Genomics based analysis of interactions between developing B-lymphocytes and stromal cells reveal complex interactions and two-way communication
1 Department for Hematopoietic Stemcell Biology, Lund Stem Cell Center, BMC B12, 221 84 Lund, Sweden
2 Institution for Clinical and Experimental Science, Linköping Universitet, 581 85 Linköping, Sweden
3 Department for Immunology, Lund University, BMC D14, 221 84 Lund, Sweden
BMC Genomics 2010, 11:108 doi:10.1186/1471-2164-11-108Published: 12 February 2010
The use of functional genomics has largely increased our understanding of cell biology and promises to help the development of systems biology needed to understand the complex order of events that regulates cellular differentiation in vivo. One model system clearly dependent on the integration of extra and intra cellular signals is the development of B-lymphocytes from hematopoietic stem cells in the bone marrow. This developmental pathway involves several defined differentiation stages associated with specific expression of genes including surface markers that can be used for the prospective isolation of the progenitor cells directly from the bone marrow to allow for ex vivo gene expression analysis. The developmental process can be simulated in vitro making it possible to dissect information about cell/cell communication as well as to address the relevance of communication pathways in a rather direct manner. Thus we believe that B-lymphocyte development represents a useful model system to take the first steps towards systems biology investigations in the bone marrow.
In order to identify extra cellular signals that promote B lymphocyte development we created a database with approximately 400 receptor ligand pairs and software matching gene expression data from two cell populations to obtain information about possible communication pathways. Using this database and gene expression data from NIH3T3 cells (unable to support B cell development), OP-9 cells (strongly supportive of B cell development), pro-B and pre-B cells as well as mature peripheral B-lineage cells, we were able to identify a set of potential stage and stromal cell restricted communication pathways. Functional analysis of some of these potential ways of communication allowed us to identify BMP-4 as a potent stimulator of B-cell development in vitro. Further, the analysis suggested that there existed possibilities for progenitor B cells to send signals to the stroma. The functional consequences of this were investigated by co-culture experiments revealing that the co-incubation of stromal cells with B cell progenitors altered both the morphology and the gene expression pattern in the stromal cells.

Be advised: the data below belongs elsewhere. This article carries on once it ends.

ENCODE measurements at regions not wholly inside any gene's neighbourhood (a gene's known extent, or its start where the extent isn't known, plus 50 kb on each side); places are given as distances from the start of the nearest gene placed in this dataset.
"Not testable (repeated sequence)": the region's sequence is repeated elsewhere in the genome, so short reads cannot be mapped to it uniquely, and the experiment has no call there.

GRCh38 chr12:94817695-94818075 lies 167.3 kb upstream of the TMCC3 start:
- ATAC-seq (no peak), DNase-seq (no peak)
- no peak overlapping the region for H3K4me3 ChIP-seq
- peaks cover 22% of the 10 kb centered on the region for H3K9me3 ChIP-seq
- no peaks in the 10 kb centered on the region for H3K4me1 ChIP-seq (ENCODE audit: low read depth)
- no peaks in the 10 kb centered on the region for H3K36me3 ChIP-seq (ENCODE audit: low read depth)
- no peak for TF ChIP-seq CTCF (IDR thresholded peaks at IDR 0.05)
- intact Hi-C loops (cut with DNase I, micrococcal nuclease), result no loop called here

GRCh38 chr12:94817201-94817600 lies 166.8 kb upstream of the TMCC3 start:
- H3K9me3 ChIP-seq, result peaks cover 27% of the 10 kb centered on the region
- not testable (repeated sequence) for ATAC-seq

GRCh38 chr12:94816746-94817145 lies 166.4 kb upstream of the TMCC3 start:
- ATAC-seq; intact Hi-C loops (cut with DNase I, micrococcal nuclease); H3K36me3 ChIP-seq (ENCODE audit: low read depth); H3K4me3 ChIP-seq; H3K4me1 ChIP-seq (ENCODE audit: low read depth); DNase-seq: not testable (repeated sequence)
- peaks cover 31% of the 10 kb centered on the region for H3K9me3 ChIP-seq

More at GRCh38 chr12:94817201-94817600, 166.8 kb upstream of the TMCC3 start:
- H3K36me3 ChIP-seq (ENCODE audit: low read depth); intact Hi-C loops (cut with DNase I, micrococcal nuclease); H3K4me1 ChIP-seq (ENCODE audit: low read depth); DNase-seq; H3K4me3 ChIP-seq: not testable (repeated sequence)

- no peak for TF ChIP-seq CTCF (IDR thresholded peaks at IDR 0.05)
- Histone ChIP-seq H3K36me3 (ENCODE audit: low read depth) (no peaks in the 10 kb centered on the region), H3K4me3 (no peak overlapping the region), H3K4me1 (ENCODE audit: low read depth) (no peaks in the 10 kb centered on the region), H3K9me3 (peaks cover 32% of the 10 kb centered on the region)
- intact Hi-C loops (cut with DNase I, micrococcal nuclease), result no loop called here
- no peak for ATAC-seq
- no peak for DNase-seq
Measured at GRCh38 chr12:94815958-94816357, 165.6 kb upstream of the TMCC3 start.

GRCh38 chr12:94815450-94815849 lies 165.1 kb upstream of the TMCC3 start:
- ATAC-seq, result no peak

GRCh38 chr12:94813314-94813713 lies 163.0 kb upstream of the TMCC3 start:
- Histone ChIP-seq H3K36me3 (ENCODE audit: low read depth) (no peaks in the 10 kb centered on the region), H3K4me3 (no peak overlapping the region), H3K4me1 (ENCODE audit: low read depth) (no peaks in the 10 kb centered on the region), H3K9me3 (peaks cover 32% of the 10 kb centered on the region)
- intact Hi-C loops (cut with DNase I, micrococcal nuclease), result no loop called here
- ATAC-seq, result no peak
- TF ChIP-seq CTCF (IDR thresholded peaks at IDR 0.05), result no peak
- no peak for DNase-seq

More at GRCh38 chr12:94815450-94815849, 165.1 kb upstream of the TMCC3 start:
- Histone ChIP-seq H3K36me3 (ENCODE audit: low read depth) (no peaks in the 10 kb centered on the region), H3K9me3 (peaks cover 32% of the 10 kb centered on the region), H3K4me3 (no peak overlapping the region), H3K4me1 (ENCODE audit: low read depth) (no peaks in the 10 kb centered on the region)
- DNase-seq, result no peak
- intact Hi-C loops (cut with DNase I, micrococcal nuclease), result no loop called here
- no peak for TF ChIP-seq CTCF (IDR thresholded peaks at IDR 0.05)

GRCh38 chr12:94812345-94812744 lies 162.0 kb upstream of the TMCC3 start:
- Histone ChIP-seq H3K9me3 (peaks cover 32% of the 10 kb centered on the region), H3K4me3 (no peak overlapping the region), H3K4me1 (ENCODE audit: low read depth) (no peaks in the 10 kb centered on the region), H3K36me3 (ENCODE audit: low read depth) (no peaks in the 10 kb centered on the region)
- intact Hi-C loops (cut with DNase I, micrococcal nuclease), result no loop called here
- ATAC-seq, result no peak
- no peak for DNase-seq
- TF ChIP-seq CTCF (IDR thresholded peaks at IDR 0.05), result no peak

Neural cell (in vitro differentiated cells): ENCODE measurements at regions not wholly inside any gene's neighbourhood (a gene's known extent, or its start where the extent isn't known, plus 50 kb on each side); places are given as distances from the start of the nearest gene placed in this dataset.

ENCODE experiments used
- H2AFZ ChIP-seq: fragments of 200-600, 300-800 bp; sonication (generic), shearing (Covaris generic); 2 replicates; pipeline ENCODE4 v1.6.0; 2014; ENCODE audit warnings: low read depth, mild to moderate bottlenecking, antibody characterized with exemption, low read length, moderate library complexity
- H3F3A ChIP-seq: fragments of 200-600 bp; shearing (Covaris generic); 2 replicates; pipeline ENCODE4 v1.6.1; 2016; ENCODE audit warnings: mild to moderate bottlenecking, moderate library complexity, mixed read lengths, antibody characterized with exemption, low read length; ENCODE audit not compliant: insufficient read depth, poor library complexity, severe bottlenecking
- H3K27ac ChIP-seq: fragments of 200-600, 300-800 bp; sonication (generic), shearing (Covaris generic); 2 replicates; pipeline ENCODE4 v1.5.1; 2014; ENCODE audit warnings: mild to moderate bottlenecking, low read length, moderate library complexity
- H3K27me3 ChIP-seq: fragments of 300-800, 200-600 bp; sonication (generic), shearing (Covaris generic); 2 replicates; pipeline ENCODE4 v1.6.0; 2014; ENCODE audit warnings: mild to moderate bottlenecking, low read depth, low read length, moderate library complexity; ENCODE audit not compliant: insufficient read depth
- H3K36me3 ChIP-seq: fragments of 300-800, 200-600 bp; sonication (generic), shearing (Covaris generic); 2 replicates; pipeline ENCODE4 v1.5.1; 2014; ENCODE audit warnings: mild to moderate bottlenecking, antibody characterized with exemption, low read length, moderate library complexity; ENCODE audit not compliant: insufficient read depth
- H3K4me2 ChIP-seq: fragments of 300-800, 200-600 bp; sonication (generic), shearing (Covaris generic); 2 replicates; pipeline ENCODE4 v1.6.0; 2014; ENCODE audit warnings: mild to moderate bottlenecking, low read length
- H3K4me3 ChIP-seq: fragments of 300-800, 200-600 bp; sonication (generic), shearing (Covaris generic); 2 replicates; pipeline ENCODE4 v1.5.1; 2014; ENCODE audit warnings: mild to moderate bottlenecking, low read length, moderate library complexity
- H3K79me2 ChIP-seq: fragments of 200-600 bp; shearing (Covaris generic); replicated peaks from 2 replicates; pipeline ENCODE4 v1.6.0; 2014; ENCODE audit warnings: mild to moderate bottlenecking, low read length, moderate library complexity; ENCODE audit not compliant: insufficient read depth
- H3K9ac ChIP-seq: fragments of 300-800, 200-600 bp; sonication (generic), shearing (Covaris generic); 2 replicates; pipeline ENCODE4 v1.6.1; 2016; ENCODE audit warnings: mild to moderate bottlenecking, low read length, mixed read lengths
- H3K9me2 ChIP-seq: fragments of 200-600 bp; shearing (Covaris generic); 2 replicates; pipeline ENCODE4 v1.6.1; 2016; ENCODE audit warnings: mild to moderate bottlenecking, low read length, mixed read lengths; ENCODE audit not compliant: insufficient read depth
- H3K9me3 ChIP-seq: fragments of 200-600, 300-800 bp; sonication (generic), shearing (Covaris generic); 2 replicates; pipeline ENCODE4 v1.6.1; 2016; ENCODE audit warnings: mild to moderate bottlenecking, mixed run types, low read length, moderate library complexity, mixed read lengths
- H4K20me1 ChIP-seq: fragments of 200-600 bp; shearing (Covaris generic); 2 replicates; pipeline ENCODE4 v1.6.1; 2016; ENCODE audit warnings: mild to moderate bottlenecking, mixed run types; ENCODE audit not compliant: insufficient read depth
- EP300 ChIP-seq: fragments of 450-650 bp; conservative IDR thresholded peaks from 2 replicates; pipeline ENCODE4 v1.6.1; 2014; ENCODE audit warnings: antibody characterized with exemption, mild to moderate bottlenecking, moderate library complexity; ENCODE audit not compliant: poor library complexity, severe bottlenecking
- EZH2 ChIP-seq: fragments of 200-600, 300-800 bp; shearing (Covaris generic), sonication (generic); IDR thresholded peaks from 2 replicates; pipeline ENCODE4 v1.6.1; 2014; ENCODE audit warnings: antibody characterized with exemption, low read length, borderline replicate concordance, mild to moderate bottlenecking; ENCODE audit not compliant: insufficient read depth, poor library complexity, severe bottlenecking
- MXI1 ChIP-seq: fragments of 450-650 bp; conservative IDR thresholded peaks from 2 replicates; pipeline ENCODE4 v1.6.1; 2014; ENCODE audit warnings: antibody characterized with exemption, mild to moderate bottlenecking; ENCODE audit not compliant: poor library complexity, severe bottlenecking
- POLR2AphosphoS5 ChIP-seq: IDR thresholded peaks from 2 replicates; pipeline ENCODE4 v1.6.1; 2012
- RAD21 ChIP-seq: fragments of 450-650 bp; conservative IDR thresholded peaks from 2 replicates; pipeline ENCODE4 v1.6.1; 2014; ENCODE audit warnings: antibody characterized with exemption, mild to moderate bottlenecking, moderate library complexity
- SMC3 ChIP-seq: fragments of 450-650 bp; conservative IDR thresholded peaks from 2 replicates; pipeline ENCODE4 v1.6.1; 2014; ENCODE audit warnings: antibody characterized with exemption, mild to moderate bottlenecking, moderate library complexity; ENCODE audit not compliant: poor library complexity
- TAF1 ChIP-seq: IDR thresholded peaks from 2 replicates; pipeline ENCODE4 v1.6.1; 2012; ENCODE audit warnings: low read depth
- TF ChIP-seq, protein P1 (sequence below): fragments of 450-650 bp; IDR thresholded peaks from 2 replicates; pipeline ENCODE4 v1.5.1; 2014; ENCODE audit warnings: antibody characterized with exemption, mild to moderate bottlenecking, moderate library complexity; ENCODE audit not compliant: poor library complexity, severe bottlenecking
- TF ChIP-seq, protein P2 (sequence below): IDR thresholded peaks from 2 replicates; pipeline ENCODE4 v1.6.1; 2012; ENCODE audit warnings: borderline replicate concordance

We believe that this gene expression data analysis method allows for the identification of functionally relevant interactions and therefore could be applied to other data sets to unravel novel communication pathways.